Mara Liasson

Mara Liasson is the national political correspondent for NPR. Her reports can be heard regularly on NPR's award-winning newsmagazines All Things Considered and Morning Edition. Liasson provides extensive coverage of politics and policy from Washington, DC — focusing on the White House and Congress — and also reports on political trends beyond the Beltway.

Each election year, Liasson provides key coverage of the candidates and issues in both presidential and congressional races. During her tenure she has covered five presidential elections — in 1992, 1996, 2000, 2004 and 2008. Prior to her current assignment, Liasson was NPR's White House correspondent for all eight years of the Clinton administration. She has won the White House Correspondents Association's Merriman Smith Award for daily news coverage in 1994, 1995, and again in 1997. From 1989-1992 Liasson was NPR's congressional correspondent.

Liasson joined NPR in 1985 as a general assignment reporter and newscaster. From September 1988 to June 1989 she took a leave of absence from NPR to attend Columbia University in New York as a recipient of a Knight-Bagehot Fellowship in Economics and Business Journalism.

Prior to joining NPR, Liasson was a freelance radio and television reporter in San Francisco. She was also managing editor and anchor of California Edition, a California Public Radio nightly news program, and a print journalist for The Vineyard Gazette in Martha's Vineyard, Mass.

Liasson is a graduate of Brown University where she earned a bachelor's degree in American history.

 

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2:00am

Thu January 19, 2012
Election 2012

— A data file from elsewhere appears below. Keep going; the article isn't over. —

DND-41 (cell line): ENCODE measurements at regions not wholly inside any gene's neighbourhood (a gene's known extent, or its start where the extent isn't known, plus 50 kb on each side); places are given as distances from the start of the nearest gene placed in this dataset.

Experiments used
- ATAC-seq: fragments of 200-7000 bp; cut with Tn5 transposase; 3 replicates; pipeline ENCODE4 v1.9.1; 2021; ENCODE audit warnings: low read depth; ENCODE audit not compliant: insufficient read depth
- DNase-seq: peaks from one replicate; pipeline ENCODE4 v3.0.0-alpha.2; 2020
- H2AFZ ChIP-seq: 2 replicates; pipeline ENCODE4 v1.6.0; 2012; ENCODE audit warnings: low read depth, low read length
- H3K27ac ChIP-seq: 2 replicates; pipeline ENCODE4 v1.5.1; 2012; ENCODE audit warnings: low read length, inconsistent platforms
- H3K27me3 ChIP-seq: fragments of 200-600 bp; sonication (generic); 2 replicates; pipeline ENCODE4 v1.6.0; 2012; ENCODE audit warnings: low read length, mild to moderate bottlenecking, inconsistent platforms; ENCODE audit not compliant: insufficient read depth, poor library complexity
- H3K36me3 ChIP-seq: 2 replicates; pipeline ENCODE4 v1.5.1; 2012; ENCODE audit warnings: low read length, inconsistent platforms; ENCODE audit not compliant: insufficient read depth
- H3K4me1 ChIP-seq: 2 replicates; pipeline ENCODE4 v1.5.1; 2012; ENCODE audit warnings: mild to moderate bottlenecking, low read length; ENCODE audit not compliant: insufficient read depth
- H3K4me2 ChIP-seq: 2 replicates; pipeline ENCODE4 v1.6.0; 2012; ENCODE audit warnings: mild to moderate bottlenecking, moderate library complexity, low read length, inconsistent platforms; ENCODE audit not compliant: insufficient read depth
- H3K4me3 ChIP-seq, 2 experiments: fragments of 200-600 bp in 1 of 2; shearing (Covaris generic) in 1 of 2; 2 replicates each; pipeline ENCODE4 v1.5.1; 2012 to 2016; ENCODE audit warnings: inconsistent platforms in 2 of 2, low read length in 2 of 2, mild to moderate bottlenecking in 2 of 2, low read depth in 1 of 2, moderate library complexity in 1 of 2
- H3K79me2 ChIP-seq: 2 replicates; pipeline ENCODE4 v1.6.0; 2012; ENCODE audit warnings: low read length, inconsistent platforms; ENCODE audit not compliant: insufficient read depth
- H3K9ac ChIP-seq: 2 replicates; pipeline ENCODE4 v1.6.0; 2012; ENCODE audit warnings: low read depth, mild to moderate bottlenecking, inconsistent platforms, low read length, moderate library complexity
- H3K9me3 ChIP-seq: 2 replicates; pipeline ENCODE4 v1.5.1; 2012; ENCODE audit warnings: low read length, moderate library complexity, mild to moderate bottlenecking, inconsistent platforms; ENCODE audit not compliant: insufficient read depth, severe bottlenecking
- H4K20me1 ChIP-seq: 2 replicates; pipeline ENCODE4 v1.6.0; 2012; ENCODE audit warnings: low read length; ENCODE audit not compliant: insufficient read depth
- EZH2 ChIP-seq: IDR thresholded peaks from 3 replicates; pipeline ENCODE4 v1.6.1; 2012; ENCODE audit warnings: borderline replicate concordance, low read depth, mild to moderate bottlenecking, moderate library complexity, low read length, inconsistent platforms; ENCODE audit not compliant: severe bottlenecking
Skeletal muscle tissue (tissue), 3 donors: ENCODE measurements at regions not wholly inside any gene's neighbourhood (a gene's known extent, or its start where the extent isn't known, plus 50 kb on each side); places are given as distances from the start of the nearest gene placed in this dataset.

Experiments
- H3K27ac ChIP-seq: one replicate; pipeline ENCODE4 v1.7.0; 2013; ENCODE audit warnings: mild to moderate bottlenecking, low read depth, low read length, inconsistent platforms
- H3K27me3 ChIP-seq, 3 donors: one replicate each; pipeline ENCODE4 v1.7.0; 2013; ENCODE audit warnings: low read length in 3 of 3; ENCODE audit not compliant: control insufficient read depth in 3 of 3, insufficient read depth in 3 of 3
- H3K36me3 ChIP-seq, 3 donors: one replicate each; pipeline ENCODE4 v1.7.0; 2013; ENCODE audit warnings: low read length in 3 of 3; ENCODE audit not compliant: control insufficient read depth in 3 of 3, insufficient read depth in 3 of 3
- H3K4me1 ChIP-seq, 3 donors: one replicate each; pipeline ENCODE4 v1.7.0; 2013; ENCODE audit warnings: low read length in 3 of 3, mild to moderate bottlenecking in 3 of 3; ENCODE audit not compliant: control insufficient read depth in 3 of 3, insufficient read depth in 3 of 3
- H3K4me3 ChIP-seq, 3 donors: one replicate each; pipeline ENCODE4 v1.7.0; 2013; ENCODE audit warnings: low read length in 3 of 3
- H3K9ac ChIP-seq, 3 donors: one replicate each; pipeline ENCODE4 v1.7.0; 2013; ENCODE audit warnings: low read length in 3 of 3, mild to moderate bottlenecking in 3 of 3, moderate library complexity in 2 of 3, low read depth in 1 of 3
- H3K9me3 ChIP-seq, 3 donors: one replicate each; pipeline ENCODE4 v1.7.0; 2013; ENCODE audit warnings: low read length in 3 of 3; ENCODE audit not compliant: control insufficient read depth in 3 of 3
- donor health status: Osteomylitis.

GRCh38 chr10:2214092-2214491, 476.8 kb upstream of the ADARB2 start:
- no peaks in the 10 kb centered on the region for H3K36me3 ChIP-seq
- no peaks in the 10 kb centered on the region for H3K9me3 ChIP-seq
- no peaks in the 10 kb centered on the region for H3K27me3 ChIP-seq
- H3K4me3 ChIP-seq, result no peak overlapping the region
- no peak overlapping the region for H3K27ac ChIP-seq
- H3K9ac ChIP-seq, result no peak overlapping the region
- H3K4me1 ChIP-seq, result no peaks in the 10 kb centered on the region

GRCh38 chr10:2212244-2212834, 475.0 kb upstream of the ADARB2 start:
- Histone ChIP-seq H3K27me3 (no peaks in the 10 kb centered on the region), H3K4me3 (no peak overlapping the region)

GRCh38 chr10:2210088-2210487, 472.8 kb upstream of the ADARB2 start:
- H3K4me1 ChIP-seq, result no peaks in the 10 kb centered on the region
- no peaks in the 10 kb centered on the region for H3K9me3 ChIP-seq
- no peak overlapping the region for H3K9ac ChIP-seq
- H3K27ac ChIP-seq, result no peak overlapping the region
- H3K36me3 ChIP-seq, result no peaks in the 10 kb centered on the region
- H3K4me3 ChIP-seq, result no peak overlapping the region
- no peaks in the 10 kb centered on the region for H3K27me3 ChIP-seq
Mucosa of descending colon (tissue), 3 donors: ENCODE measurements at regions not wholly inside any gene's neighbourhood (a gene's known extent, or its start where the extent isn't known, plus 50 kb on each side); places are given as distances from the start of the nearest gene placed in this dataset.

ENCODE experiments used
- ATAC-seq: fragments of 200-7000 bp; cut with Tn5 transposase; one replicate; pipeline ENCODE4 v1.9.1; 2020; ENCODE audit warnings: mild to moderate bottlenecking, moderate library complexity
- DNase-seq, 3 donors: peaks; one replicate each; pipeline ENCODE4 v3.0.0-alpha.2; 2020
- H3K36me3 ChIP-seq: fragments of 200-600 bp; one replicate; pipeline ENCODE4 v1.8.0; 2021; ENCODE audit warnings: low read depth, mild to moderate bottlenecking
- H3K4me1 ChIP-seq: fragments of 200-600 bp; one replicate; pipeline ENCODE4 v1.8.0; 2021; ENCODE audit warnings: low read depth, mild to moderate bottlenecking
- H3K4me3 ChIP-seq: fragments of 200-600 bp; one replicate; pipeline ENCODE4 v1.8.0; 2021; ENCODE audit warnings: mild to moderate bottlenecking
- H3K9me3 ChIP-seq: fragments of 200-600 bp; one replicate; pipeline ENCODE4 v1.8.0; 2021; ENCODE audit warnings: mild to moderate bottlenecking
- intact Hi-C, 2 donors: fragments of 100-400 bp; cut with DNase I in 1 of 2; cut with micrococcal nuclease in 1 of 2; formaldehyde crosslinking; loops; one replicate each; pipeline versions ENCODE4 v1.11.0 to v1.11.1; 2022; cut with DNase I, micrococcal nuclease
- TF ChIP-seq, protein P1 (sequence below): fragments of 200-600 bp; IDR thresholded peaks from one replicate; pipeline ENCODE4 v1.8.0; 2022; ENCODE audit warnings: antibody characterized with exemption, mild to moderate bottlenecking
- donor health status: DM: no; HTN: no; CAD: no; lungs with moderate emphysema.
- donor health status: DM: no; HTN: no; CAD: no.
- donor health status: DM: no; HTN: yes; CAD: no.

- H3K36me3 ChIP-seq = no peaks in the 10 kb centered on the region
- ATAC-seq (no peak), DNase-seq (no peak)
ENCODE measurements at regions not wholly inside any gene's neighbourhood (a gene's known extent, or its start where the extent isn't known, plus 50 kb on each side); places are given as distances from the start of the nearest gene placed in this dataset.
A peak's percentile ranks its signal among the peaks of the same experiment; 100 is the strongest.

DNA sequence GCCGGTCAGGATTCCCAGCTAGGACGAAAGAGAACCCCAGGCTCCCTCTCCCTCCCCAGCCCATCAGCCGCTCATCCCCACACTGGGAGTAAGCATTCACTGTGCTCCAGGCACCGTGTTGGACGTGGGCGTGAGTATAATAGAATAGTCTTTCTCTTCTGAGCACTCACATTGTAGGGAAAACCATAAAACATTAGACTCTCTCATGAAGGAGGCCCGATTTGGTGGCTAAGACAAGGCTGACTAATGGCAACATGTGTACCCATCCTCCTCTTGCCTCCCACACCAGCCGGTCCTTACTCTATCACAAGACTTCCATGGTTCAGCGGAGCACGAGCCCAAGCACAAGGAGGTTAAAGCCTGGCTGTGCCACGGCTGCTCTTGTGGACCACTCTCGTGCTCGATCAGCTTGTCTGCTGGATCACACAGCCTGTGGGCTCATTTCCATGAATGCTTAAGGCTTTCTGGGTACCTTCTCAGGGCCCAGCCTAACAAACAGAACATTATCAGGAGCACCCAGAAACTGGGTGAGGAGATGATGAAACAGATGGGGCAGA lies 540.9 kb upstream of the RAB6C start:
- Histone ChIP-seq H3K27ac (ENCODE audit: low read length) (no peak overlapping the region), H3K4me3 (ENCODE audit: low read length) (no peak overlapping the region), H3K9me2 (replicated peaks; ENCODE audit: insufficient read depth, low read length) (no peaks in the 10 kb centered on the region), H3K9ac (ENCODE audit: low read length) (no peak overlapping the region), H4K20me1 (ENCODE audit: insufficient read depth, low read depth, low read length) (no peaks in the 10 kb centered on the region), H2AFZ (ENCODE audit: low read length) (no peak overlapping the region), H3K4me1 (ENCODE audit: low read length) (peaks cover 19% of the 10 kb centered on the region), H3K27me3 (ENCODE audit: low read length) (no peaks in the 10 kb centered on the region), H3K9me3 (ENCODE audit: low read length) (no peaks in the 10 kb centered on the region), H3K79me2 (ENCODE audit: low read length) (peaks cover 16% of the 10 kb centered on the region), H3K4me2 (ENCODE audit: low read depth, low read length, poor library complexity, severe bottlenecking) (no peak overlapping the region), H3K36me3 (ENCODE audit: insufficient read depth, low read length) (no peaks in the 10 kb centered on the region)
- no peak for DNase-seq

S.C. Voters Have 2 Days To Make Up Their Minds

Originally published on Thu January 19, 2012 8:36 am

Transcript

STEVE INSKEEP, HOST:

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2:00am

Wed January 11, 2012
Election 2012

Romney Is 2 For 2 In GOP Nominating Contests

Originally published on Wed January 11, 2012 3:50 am

Transcript

DAVID GREENE, HOST:

This is MORNING EDITION from NPR News. Good morning. I'm David Greene.

STEVE INSKEEP, HOST:

And I'm Steve Inskeep. Mitt Romney will head into the rest of the Republican presidential contest with powerful momentum. After barely winning Iowa, he won New Hampshire convincingly last night.

GREENE: Romney took 39 percent of the vote. That put him far ahead of Ron Paul. Jon Huntsman finished third in the state, where he had campaigned almost exclusively.

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4:20am

Wed January 4, 2012
Election 2012

Iowa Spotlight Shines On Romney, Santorum And Paul

Mitt Romney, Rick Santorum and Ron Paul were the big winners Tuesday night in the Iowa caucuses. They finished first, second and third respectively. Romney won by the narrowest of margins — eight votes.

10:01pm

Wed December 14, 2011
It's All Politics

State Of The GOP Race: Are We In For A Protracted Primary Season?

Originally published on Thu December 15, 2011 9:53 am

Mitt Romney and Newt Gingrich face off at the ABC News GOP Presidential Debate on Dec. 10.
Kevork Djansezian Getty Images

The mitts are off, so to speak, in the Republican presidential primary. Mitt Romney, the former front-runner, and his current and most serious rival, Newt Gingrich, are now engaged in an all-out war.

With only a few short weeks until voters in Iowa go to the caucuses, Romney is doing everything he can to stop Gingrich's sudden and surprising rise.

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3:02am

Thu December 8, 2011
Presidential Race

Gingrich, Romney Offer Stark Immigration Choice

Republican presidential candidates Mitt Romney (left) and Newt Gingrich shake hands after a Republican presidential debate in Tampa, Fla.
Mike Carlson AP

There are many flashpoints between Newt Gingrich and Mitt Romney as they battle for the Republican presidential nomination. Most of them are about character or leadership: Who can beat President Obama? Who's the real conservative?

But Gingrich and Romney do have one big policy difference — and that's on immigration.

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